An assessment of selected social studies skills and variables in six Indiana public high schools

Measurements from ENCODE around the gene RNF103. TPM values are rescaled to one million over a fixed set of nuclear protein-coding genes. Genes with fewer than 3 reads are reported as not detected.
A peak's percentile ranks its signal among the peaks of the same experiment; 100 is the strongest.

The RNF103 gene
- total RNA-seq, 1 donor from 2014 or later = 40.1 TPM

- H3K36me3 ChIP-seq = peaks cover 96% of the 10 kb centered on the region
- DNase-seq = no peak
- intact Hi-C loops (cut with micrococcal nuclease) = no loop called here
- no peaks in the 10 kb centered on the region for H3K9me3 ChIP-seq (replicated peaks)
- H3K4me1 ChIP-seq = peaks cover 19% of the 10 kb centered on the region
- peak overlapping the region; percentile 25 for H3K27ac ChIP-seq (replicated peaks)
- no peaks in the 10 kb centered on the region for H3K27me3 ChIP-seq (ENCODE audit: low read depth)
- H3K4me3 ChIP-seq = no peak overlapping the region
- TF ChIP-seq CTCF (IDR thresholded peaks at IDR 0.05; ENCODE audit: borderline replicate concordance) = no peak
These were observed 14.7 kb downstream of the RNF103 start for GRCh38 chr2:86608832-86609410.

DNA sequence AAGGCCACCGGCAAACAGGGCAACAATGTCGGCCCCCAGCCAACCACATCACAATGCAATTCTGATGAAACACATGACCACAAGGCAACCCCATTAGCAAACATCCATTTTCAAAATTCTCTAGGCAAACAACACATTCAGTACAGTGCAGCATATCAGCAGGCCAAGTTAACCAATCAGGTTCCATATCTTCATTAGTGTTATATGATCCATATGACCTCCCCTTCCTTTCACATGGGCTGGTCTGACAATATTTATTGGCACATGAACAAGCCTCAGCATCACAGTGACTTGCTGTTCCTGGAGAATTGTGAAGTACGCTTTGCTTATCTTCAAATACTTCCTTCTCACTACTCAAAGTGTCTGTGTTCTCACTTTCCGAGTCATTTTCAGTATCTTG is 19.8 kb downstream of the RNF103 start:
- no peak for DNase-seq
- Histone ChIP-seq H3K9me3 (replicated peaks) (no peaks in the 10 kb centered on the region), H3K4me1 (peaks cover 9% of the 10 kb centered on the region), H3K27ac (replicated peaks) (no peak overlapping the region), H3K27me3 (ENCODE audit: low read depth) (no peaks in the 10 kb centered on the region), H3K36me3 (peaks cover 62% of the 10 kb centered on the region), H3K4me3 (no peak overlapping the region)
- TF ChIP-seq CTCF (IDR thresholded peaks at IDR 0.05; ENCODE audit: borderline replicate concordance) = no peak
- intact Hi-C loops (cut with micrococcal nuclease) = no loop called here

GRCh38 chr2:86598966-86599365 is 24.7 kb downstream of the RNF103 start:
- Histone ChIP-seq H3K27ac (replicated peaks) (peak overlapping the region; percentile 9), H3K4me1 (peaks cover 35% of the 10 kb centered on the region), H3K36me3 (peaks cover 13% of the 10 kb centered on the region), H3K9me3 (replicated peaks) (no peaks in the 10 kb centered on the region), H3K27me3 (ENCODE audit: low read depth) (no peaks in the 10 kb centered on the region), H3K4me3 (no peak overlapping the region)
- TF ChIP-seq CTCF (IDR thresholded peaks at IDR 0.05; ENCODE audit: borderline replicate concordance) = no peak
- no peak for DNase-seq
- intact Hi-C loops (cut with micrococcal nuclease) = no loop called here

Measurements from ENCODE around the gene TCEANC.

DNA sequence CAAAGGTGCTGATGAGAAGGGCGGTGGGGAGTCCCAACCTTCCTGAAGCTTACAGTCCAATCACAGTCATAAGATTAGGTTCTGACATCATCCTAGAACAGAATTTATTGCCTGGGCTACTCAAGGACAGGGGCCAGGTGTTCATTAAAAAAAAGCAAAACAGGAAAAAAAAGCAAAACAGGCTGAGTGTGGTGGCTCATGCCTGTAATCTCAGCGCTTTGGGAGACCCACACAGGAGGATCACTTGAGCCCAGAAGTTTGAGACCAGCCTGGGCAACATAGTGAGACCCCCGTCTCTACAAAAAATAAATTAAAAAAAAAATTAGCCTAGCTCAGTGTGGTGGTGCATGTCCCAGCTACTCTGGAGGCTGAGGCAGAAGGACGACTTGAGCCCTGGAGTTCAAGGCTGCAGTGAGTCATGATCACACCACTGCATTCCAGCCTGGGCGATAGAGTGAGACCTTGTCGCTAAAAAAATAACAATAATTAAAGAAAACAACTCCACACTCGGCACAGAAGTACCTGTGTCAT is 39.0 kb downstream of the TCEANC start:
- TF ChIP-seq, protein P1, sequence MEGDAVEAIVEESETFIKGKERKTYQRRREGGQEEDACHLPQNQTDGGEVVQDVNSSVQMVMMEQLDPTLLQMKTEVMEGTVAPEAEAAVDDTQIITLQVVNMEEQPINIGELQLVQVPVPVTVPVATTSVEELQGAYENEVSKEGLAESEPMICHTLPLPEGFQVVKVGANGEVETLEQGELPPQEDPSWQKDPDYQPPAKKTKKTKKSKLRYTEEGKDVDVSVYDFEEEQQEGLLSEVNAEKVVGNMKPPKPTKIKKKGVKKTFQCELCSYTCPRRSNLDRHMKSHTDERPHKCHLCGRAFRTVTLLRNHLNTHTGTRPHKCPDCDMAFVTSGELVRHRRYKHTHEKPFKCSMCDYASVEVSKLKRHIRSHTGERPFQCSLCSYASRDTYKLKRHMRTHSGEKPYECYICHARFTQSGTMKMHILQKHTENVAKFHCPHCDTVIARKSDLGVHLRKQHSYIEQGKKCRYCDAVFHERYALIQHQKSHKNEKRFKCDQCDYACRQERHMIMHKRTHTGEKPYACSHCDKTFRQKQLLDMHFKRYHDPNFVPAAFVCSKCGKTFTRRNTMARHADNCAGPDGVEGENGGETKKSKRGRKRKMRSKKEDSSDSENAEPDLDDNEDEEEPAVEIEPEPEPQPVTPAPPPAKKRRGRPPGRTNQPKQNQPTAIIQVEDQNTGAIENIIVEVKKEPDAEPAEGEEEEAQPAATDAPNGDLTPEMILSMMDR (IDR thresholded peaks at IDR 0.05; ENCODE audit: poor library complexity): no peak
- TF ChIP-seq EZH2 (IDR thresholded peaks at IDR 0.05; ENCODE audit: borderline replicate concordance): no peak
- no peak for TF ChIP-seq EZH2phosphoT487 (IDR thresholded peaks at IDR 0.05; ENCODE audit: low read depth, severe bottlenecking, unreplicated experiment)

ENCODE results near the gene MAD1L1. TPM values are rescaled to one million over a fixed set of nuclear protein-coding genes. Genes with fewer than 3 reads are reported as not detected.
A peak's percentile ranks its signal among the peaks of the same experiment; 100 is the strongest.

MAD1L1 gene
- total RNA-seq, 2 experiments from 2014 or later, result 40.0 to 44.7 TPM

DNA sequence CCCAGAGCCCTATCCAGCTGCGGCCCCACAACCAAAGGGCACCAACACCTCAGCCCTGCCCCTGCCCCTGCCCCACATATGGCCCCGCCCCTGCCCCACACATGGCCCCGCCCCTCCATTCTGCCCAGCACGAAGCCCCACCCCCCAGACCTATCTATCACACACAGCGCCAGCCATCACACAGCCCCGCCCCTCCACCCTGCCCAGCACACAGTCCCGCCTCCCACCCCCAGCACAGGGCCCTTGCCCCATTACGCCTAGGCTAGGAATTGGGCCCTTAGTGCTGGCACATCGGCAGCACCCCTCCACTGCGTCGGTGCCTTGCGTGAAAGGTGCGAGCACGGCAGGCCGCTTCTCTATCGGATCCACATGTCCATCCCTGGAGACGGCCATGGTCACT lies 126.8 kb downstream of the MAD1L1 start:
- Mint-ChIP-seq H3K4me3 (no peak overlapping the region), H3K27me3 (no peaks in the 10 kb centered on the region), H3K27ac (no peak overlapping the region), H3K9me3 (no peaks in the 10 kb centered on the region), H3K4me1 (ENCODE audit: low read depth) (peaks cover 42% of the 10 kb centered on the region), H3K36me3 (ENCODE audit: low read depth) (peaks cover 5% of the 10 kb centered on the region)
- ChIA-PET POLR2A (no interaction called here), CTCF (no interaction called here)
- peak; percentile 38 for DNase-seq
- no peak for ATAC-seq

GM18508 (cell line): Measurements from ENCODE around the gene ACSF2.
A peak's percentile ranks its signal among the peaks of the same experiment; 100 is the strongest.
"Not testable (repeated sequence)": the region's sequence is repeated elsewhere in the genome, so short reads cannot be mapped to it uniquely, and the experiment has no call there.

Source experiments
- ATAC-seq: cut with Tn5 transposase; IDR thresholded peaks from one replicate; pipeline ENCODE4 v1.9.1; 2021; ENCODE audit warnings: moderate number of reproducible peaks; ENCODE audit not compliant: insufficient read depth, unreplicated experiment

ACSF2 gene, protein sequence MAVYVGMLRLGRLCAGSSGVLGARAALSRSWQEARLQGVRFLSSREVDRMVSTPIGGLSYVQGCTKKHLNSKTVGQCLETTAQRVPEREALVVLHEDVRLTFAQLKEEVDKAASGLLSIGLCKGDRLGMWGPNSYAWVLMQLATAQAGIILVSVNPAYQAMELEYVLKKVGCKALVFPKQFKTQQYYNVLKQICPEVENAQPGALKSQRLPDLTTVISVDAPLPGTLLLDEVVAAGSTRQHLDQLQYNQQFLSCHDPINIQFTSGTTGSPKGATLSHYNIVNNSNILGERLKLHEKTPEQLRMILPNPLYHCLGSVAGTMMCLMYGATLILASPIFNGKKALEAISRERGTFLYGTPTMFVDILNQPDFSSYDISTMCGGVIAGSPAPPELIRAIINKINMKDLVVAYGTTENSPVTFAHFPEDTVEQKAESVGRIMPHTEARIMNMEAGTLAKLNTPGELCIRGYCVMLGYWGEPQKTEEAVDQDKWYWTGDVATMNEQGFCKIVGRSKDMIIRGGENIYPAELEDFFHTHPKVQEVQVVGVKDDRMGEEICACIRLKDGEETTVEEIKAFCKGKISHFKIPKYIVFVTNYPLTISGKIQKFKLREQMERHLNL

It was the purpose of this study to examine the effects of the high school's geographical location, sex differences, and student interest in the social studies on social studies achievement. Furthermore, the investigator wanted to provide school officials, parents, and students with an examination to measure the attainment levels of students in selected social studies competencies.The test was developed by the researcher and measured the following cognitive proficiencies:1. Acquiring information through reading. 2. Drawing inferences. 3. Cartoon interpretation. 4. Reading tabular data. 5. Graph interpretation. 6. Identifying time relationships 7. Reading a ballot. 8. Classifying information. 9. Recognizing a point of view. 10. Validity of sources. 11. Recognition of cause-effect relationships.The abilities to acquire information through reading, to draw inferences, and to recognize a point of view were grouped under the heading reading. The remaining eight abilities were placed under the heading L.O.U.I.S. (Locating, Organizing, and Using Information Skills). The mean scores in reading and L.O.U.I.S. were computed for each of the independent variables being examined in this inquiry. In addition, the raw scores achieved for each cognitive proficiency were converted into percentages and percentiles. The twenty-fifth percentile served as the minimum standard for each competency evaluated in the study.The population was drawn from metropolitan, suburban, and rural school districts within an eighty-five mile radius of Muncie, Indiana. The examination was administered to seniors in the process of completing their required sequence in American history and government. Nine of the original 549 cases were eliminated because of insufficient data. The investigation's design suggested-the following null hypotheses:There is no significant difference between the mean scores on reading and L.O.U.I.S. among metropolitan, suburban, and rural school corporation students.2. There is no significant difference between the mean scores on reading and L.O.U.I.S. for male and female students.3. There is no significant difference between the mean scores on reading and L.O.U.I.S. among students who expressed an interest in social studies and those students who did not find their social studies course work interesting.The researcher employed the multivariate and univariate analyses to test for significance at the .05 level of confidence.The conclusions based on the null hypotheses were as follows: 1. The high school's geographical location is not a significant variable effecting social studies skills achievement.The multivariate analysis revealed that the student's sex is a significant independent factor in social studies skills achievement on the high school level. Males have significantly better L.O.U.I.S. mean scores than their female counterparts. On the other hand, the univariate analysis disclosed that there was no significant difference in the reading mean scores between males and females.3. Student interest in the social studies was found to be a significant independent variable effecting social studies skills achievement. Students who expressed an interest in their social studies course work scored significantly higher in reading and L.O.U.I.S. mean scores than their less-interested counterparts.Conclusions based on the percentage of students falling below the twenty-fifth percentile criteria were as follows:In the reading behaviors measured, the suburban and metropolitan students had difficulty in recognizing a point of view and drawing inferences. Rural students, on the other hand, exhibited their best overall performance in drawing inferences. However, rural students experienced difficulty in the abilities to acquire information through reading and to recognize a point of view.2. In the L.O.U.I.S. segment, students in all three corporations displayed an inability to use a general election ballot. Furthermore, there was a general inability to handle material requiring recognition of cause-effect relationships and identifying time relationships.